For the past couple of years, vulnerability has been a popular topic. Being vulnerable is more than sharing some deep dark secret. It’s the practice of sharing how we are doing at a deeper level. It’s also having the awareness that we are risking being rejected. Over the years, I have had many opportunities to share my battle for mental wellness. You may think it is easy for me to do that. The truth is, I have found it challenging to be honest and open about how I am doing, even though I know it is good for my soul.
When I was first diagnosed with acute panic and anxiety disorder, I feared passing it on to my kids or messing them up because of it. It was hard to share that fear. It seemed too personal, too private. I wanted to model specific values that mattered to Mika and I-things we wanted our kids to be known for-things we wanted our family to be known for. I decided to be intentional about how I showed authenticity in front of my kids. Instead of letting fear stop me, I decided to step out in faith and be as honest as possible. With lots of prayers, counseling, and conversations, I did my best to create an environment that felt safe for my kids to share with me how they were doing and what they were struggling with.
If you want your kids to embrace being honest about how they are doing, be intentional about creating a safe space for them to operate. Kids grow in what they see you do instead of what they hear you say. Show them that you are someone they can rely on and they can trust. Help them grow the muscles necessary to be honest, and open about who they are and what they are feeling.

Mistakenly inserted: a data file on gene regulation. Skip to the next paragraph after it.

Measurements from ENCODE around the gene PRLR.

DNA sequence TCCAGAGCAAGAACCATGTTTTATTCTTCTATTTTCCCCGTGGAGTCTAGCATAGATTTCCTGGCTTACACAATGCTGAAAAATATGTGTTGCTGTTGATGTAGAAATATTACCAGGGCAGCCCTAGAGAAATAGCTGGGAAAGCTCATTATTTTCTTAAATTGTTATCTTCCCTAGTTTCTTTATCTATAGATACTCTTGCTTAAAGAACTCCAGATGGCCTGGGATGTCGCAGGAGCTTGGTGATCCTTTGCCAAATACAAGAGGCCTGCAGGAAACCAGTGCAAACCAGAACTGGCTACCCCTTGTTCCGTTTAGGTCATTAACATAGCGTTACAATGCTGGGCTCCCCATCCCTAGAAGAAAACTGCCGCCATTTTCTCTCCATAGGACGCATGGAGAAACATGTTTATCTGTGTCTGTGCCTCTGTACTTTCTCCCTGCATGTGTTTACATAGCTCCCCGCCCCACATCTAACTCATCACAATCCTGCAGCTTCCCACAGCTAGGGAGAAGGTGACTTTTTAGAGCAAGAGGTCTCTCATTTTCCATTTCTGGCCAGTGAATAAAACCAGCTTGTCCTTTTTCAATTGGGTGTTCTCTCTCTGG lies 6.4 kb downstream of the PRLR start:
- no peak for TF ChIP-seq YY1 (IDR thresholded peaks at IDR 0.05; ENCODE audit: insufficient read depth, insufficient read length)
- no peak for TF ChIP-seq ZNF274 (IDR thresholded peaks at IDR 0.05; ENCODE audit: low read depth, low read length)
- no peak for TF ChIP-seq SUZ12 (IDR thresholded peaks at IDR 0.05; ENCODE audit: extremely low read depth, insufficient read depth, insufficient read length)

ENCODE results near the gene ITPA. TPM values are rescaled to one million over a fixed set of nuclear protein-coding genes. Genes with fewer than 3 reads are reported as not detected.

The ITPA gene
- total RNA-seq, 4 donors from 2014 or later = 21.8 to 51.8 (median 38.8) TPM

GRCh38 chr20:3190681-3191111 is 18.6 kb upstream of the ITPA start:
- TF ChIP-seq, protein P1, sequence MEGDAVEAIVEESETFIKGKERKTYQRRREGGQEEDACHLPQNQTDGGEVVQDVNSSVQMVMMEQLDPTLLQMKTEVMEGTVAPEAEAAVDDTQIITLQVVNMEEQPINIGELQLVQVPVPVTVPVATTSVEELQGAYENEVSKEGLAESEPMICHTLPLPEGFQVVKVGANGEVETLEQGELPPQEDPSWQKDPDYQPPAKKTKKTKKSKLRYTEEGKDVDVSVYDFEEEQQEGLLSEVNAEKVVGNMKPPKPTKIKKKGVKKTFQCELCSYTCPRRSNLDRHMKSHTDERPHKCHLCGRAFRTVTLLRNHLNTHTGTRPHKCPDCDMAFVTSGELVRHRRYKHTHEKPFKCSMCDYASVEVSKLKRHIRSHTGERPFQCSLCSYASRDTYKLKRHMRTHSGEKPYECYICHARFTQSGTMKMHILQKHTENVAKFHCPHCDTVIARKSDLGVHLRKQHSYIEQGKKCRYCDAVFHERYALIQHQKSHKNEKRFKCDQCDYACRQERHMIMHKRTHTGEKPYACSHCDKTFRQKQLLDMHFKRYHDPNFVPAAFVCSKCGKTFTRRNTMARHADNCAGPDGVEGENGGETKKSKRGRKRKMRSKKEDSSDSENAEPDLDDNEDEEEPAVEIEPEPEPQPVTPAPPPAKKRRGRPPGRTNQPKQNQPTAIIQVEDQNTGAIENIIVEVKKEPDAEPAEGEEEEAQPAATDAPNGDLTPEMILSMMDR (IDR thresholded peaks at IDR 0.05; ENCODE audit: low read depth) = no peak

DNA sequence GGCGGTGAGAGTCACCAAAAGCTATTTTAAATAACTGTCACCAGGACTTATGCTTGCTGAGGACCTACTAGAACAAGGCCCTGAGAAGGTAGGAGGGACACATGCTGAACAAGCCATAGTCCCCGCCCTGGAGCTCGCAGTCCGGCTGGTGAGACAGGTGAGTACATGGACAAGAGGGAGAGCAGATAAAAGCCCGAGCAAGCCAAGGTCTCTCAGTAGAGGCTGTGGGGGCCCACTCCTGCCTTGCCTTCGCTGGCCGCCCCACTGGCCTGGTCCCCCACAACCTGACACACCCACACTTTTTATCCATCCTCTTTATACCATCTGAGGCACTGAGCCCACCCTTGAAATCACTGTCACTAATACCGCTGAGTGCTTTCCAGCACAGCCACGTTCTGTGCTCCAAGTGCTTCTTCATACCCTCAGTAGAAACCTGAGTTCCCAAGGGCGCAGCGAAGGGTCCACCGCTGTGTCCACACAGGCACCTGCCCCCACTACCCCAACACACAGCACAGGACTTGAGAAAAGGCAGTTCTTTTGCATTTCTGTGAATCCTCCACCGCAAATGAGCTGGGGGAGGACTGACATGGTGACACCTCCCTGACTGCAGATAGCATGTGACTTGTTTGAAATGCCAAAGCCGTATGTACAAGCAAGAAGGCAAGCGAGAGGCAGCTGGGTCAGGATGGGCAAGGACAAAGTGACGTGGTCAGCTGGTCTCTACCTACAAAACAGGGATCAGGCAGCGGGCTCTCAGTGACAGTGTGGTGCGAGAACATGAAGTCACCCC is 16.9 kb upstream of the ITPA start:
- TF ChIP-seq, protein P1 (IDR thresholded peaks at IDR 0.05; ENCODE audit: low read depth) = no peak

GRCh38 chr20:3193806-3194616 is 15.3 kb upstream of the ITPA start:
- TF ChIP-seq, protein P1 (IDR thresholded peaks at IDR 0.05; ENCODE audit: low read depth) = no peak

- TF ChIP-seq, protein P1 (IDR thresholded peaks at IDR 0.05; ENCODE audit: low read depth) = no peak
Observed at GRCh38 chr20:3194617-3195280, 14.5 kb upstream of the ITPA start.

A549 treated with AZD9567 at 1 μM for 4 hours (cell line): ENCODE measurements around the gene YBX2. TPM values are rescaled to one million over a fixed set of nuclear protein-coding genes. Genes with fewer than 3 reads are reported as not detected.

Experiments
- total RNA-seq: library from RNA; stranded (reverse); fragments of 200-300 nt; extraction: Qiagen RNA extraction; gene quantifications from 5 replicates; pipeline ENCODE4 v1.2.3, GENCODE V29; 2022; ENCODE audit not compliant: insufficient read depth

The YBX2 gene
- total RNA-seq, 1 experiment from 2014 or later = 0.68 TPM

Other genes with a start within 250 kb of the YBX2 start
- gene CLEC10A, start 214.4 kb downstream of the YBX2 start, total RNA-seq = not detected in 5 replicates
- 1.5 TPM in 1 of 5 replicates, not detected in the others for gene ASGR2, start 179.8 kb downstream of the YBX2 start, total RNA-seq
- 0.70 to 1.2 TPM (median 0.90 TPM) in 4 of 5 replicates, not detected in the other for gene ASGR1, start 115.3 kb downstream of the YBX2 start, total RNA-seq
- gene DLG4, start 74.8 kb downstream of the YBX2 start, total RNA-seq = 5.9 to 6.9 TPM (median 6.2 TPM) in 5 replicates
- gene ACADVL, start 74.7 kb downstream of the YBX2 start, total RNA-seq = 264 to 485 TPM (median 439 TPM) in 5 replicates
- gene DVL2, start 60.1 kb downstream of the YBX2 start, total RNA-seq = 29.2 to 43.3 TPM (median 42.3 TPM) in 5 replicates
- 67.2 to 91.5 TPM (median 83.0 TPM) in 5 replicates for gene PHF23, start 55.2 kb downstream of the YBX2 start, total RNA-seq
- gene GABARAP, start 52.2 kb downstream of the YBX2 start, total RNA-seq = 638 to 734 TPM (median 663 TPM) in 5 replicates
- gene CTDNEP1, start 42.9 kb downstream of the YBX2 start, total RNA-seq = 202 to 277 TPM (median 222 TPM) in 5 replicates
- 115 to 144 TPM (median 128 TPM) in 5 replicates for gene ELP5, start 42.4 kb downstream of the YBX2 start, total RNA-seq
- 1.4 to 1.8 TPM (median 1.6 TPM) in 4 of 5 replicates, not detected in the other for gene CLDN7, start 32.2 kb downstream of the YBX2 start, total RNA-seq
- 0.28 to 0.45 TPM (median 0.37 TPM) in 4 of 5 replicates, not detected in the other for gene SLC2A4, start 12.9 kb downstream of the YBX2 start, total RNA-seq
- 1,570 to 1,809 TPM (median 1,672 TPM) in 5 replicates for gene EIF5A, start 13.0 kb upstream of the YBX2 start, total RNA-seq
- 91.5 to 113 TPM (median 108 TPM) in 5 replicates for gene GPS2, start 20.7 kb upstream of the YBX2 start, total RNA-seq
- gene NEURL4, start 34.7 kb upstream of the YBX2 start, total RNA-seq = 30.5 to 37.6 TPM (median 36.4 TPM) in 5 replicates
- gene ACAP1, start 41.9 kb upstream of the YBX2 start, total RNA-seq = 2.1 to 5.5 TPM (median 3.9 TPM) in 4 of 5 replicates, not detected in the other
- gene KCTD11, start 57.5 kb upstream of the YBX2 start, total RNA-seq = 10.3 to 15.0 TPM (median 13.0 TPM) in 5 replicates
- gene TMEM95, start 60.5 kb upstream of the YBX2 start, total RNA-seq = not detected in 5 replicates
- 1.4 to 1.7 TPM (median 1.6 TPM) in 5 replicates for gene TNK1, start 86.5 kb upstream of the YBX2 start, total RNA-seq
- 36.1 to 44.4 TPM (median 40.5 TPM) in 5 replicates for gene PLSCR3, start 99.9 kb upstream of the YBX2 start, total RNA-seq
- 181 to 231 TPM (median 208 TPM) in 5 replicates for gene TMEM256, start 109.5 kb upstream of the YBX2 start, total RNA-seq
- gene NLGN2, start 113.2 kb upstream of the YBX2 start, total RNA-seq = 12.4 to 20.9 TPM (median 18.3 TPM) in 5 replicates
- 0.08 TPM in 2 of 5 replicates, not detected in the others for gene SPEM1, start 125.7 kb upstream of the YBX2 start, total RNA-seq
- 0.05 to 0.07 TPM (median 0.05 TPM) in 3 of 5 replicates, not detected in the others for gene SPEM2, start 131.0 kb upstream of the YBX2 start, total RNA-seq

Are you ready to help remove some of the fear your kids may feel about being vulnerable? Try taking one of the ideas from the list below and be intentional about that one thing for a week.
Forty I Ams
This is one of our most used tools.The truth about who God says He is and who He says we are is a cornerstone to walking in true freedom. Being true to who God has created us to be will help us lead an authentic life. Print off the download and share a statement a day with your kid. You can hang them up near their bed, put one in a lunch box, tape one to the bathroom mirror, and even have a few in the car.
Last week, we shared a link to a journal page. We created this pdf with kids in mind. Journaling is an excellent practice for your kids. Getting your feelings out is a smart way to be in tune with how you are doing. Remember, model the values you want your kids to have. Print a page off for your kid and grab your journal. Spend some time this week journaling together!
Make Eye Contact
Bailey shared on this week’s podcast how she was intentional about looking her kids in the eye. We can get busy trying to multitask, glance at our phones, or be in the company of our kids but not present. Set a reminder on your phone to press pause on everything and spend time catching up with your kid every day this week.
As a parent, I didn’t always get it right and made many mistakes. But I tried hard to know my kids, understand how they were wired, and took the time to affirm them in ways unique to them. I looked for ways to say I was sorry when I messed up and did my best to see their pain from their perspective. Creating safe spaces takes time.
Cheering you on along the way,
Toby and The Goby Team